No, there is nothing good enough. In fact, automated systems got a good, old-fashioned drubbing at the captioning challenge at the ASSETS 2013 conference. Nothing came even close to a human steno captioner.
If you want to make family events accessible and the person in question signs, my recommendation is to hire freelance interpreters. They often charge on a sliding scale, depending on the event and means of the client, and tend to run much cheaper than anyone you can get through referral services. That is what we do at family events, and it works both ways: events by my hearing family for us, and events by us for my hearing friends and family.
If the person does not sign, human captioning is an alternative, but it probably would have to be local rather than remote. Remote does well if there are no overlapping conversations. Otherwise, it has to be local, but that is a lot harder to arrange for, and more expensive.
A note to some of the other commenters: please spare use the patronizing posts of us not missing out on any of the (presumably inane) conversations that take place at such events. *We* make the decision as to what conversation we consider important and what we do not, and nothing is worse than people presuming to speak for us, and presuming to know better about access than we do.
No, not video conferencing, you can't. Not until WebRTC is ready.
Try 55,000 instead of 100,000.
Try the fact that most movies already have been captioned by the content owners and that Netflix is not displaying those captions, rather than having to caption from scratch.
Try 1.5 billion in revenues in 2011 versus substantially less than the $40M figure.
Whether or not something is an essential service is irrelevant under the ADA. The whole point is that you can't get out of discriminating against a group by stating that said group is not your target group. Contrary to your insinuation, the 9th Circuit judges are not stupid - in fact, they have a long history of coming down on the side of businesses.
As for the free services and interpreters, this is a strawman par excellence and not worth replying to. I'll just note two things here:
First, deaf and hard of hearing moviegoers pay for their tickets like everyone else. Second, supporting closed captioning in a movie theater is a ONE TIME cost of $2500 for the equipment. The rest is handled by the fact that digital projection systems already provide all the necessary functionality natively and that most movies are already captioned by the content owners.
And if a theater does not have a digital projection system yet, it is not required to provide closed captions.
So, let's cut the BS already.
Line 21 captions contain 2 characters per vertical blanking interval. That is plenty to maintain real-time text for the fastest speaker, even considering the overhead for positioning, attributes, and control characters.
Yes, they asked nicely many times.
Older DVDs do have textual captions. But HDMI has no provision for carrying closed caption data, and as a result these are not viewable on TVs that are connected to the player via HDMI (*). As a result, newer DVDs and BluRay discs uniformly use subtitles, instead, which are rendered bitmap images, rather than text.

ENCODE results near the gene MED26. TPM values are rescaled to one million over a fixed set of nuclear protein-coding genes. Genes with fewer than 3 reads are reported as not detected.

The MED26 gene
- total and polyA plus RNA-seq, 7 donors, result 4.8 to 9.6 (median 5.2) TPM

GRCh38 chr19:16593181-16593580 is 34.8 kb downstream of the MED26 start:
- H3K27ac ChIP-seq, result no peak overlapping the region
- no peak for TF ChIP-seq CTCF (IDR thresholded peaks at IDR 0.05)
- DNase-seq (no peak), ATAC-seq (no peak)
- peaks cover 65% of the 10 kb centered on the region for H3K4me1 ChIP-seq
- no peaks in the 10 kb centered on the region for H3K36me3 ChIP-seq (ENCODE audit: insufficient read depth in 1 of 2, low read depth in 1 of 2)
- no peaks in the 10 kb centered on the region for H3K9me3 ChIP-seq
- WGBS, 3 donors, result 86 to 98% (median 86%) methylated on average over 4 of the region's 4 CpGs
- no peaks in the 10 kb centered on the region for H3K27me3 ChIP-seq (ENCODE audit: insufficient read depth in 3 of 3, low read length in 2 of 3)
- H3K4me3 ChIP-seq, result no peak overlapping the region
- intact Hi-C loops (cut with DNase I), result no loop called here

(*) Recent FCC rules require that DVD and BluRay players must render the captions themselves before transmitting them via HDMI, starting in 2014, but this is tangential to the argument.
That is true for TV, but not for DVDs and BluRay discs. The latter could be handled via OCR, though. Unfortunately, DRM frequently stands in the way, unless we can gain an exemption to the DMCA from the Copyright Office. We filed for one, but this matter is still pending, and the Copyright Office told us that their ruling could go either way.
At the moment, they are screwed. However, there are some possibilities, based on the already existing closed captions. The biggest obstacle in moving forward on this problem is DRM, which is illegal to circumvent under the DMCA.
Larry Goldberg from NCAM says that it typically costs $400-$800 to caption a movie from scratch. If you add to that the fact that most Hollywood movies are already captioned by their content owners, it becomes the proverbial drop in the bucket.
The movie theaters tried to make the same argument and were slapped down by the 9th Circuit. The judges essentially told them: "So, does this mean that a courthouse does not have to provide a wheelchair accessible ramp, because it is targeted only at people without a mobility impairment?" The largest three movie theater chains eventually settled because of this. WIth digital projection systems, the cost to equip a theater with closed-caption equipment is less than $2500.
Only content that has been previously shown on TV with captions is covered on YouTube, by the 21st Century Communications and Video Accessibility Act. And unlike Netflix, Google has been very cooperative in complying with the captioning requirements under that law.
The FCC gained the authority to do so with the Telecommunications Act of 1996.
An authority is a person who can tell you more about something than you really care to know.